This is the challenge for October: Spooky Spices: You know they are lurking there: Way in the back of your spice drawer. There lie the herbs, spices, or rubs that are getting dusty because you’re afraid to use them… you simply don’t know what to do with them! Well, pull them out and show us a recipe you created to deliciously conquer that fearful spice. (Or maybe the recipe was a flop – and the spice still give you nightmares?!)
Now, please, don't judge me too harshly but they wrote that knowing my secret. I hate curry. Just the smell will chase me away.
I know we are in a small minority here, because curry dishes are loved worldwide and I often wonder what it is about that spice, that makes my face scrunch like a little kids, who has just smelt liver and onions for the first time. Yes, quite the nightmare.
Or is it?
I do know that curry is from India and is actually a blend of many spices, each cook creates their own. Maybe I could experiment and come up with a version that isn't an aversion to my senses.
When it comes to curry, I think a British one is a good place to start so I need to find a proper right Englishman who can cook. So who did I choose? Jamie Oliver.
I have been watching him when he was a single bloke that called himself the Naked Chef and have recreated many of his dishes over the years. Except, that is, his curry. With the recent release and excitement for his new cookbook, I thought it was the perfect place to start. It seems his favourite curry sauce is everyone else's also. He gives the basic mixture of spices, then the appropriate additions, depending on what protein you will be cooking.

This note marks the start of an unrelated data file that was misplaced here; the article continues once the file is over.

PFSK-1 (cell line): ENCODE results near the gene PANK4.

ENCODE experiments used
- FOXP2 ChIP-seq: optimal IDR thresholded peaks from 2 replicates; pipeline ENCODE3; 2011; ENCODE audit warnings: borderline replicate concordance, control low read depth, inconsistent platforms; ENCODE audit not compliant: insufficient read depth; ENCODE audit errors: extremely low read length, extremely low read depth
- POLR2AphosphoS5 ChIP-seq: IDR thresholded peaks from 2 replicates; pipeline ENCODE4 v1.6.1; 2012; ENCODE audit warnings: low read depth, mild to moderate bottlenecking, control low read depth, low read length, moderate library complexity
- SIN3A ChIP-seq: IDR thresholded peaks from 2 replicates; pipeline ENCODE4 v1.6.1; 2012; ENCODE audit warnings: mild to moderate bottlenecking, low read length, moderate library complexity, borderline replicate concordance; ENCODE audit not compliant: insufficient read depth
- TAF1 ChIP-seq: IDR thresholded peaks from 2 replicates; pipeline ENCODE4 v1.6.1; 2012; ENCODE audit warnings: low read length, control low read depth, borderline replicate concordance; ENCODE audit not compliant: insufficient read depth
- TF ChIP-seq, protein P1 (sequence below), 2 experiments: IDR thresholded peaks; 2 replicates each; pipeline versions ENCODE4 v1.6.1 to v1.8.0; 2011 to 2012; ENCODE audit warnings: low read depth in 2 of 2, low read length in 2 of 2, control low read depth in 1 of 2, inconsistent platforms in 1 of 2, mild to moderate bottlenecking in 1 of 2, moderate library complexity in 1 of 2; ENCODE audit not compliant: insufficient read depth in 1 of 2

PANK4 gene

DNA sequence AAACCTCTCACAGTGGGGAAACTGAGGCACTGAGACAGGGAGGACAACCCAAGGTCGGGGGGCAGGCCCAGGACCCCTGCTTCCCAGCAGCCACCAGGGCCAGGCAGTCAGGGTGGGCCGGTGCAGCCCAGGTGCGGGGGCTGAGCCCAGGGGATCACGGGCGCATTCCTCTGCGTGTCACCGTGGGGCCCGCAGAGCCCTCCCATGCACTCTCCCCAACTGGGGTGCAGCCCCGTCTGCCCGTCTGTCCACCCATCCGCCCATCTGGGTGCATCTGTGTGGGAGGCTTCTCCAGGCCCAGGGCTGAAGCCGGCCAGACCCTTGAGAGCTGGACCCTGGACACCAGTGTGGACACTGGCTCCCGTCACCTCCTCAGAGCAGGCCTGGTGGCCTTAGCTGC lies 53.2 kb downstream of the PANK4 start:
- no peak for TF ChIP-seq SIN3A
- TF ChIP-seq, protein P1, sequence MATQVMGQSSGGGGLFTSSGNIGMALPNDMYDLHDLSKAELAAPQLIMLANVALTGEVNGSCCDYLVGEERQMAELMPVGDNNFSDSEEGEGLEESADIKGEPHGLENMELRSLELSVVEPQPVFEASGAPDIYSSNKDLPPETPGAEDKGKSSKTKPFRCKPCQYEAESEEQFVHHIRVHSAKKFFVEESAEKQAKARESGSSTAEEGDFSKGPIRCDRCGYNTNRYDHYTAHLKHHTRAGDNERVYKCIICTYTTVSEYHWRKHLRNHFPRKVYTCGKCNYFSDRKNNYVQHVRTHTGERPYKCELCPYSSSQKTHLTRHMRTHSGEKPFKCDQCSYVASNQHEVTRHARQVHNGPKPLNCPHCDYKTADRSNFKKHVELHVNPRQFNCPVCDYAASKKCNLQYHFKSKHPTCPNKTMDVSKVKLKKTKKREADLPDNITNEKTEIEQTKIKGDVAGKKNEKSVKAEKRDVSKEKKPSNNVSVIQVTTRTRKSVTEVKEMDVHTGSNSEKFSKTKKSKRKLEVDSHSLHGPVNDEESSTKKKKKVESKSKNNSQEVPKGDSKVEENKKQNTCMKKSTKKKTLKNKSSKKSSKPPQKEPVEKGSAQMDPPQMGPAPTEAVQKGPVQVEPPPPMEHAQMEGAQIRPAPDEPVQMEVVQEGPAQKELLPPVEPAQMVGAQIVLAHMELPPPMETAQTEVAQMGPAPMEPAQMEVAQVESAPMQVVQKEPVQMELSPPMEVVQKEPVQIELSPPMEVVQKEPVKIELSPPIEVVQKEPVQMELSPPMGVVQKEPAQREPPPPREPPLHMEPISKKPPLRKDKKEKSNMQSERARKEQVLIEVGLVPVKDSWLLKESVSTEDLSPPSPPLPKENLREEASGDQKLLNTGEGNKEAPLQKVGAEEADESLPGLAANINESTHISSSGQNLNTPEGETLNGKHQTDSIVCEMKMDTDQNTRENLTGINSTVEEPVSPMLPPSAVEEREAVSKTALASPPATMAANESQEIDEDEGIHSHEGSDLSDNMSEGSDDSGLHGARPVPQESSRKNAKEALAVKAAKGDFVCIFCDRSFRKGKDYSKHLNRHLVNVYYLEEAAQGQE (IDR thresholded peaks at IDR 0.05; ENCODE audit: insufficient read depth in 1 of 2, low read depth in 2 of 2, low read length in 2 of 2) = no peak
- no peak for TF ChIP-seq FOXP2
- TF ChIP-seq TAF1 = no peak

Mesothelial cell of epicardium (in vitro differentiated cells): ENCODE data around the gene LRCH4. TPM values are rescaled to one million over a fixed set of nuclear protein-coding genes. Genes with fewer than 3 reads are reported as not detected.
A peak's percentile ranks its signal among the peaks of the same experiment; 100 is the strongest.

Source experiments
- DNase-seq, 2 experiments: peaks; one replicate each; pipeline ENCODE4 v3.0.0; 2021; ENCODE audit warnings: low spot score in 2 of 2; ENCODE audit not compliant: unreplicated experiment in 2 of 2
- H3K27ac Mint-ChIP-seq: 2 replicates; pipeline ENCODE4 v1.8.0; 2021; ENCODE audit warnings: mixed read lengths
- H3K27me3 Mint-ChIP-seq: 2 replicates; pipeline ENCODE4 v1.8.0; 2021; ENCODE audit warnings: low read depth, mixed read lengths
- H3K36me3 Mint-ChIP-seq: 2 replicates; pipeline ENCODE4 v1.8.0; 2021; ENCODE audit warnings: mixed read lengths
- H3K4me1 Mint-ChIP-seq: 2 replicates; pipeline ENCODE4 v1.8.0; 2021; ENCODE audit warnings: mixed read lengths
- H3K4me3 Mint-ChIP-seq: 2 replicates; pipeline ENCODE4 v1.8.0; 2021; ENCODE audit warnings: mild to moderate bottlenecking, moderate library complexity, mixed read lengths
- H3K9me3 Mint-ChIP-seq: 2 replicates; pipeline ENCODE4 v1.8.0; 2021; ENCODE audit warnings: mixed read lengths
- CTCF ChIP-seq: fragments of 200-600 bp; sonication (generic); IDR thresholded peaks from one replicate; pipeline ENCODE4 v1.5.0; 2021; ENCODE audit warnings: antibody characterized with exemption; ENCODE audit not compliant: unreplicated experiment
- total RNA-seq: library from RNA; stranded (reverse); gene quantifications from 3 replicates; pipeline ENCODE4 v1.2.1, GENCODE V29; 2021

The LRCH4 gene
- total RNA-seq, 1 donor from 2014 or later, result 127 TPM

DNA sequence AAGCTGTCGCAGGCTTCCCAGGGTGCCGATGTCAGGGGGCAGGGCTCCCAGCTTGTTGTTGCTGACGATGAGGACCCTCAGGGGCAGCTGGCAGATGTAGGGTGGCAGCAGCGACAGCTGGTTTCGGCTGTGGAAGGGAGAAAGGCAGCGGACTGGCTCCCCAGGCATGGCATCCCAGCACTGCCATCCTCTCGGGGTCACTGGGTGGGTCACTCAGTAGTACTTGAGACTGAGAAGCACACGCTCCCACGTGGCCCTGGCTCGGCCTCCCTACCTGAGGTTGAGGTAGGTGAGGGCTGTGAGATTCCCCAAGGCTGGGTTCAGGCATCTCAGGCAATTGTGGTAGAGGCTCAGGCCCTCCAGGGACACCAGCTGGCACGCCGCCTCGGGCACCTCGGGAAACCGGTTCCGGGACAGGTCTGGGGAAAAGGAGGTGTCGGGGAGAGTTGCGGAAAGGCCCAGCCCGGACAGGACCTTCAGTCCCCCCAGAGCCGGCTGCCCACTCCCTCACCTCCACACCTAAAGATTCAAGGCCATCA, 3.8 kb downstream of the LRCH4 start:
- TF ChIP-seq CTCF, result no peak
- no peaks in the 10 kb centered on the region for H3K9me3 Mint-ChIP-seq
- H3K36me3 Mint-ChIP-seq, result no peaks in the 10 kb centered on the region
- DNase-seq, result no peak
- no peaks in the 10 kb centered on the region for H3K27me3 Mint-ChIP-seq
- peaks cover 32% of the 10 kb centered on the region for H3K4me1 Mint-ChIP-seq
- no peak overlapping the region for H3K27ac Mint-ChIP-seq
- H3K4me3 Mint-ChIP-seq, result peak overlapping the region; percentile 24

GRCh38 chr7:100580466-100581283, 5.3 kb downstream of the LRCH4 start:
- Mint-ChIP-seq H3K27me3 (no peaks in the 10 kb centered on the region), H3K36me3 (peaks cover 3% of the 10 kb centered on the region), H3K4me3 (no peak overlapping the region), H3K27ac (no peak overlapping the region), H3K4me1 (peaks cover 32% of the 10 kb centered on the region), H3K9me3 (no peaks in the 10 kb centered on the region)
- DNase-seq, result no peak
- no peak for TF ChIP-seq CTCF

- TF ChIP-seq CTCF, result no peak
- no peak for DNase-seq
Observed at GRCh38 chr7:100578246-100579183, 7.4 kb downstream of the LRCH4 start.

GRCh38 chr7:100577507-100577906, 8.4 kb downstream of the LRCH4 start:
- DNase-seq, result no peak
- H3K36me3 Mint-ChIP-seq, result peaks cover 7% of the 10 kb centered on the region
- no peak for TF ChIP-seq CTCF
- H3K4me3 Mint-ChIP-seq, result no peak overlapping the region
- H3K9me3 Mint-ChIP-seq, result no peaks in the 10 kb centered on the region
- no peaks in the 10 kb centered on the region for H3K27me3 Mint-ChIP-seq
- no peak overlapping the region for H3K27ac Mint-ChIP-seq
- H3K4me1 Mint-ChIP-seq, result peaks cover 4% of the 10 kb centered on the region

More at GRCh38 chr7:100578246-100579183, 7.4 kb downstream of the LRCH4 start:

Simple enough, even for me. I knew that jar of fenugreek seeds I bought would be good for something. The only thing I had to buy was Serrano peppers and I had to omit the curry leaves (no time to order and nowhere locally). I decided my use would be with chicken.
Wish me luck!!! Aren't I such a sorry arse? You would think I was about to pluck that chicken, geez.
Update: While I was measuring each ingredient into it's receptacle I realized it was the fenugreek that gave curry that unique smell, so what was any good little curry hating girl to do? I reduced the fenugreek from Jamie's teaspoon to 1/4 teaspoon. Yes, I am a wuss, but one that likes my customized version and The Nudge totally agreed with me.
While mine was made with chicken and coriander seeds, I added a few cubes of butternut squash to round out the meal. I served mine with brown basmati rice and we both ate our dinners. I am not sure he even realized that this was the curry, and psssst....I am not going to tell him.
If there are any other curry haters out there, make this sauce (with a smidgen of fenugreek). You will really like it and technically it is a curry sauce and a wonderful Asian sauce, that I might just use with everything, from now on.
Once again, I have to thank The Recipe Redux for showing me that where there is a will,, there was a way.
Jamie Oliver's Favourite Curry Sauce
Adapted from Jamie Oliver’s Happy Days with the Naked Chef
* 5 tbsp vegetable oil
* 2 tsp mustard seeds
* 1 tsp fenugreek seeds
* 3 green chillies, seeds removed, thinly sliced
* A handful of curry leaves, ripped into small pieces
* 2 thumb sized pieces of ginger
* 3 onions, chopped
* 6 tomatoes, chopped
* 1 tsp turmeric
* 1 tsp chili powder
* 1 or 2 wineglass water (about 10 oz)
* 14 fluid oz can coconut milk
* 4 (225 g) haddock fillets, skinned and pin-boned
* 1 knob (1 tbsp) tamarind paste or 1 tsp tamarind syrup
* A very large handful baby spinach (optional)
* 4 chicken breasts, sliced into 1/2 inch (1 cm) strips
* 2 tsp coriander seeds, crushed
* 800 g mixed veg, chopped (potatoes, zucchini, onions, sweet potatoes, spinach, chard, cauliflower, lentil beans)
1. Heat the oil. When hot add mustard seeds & wait for it to pop. Then add fenugreek, green chillies, curry leaves and ginger. Stir fry for a few mins.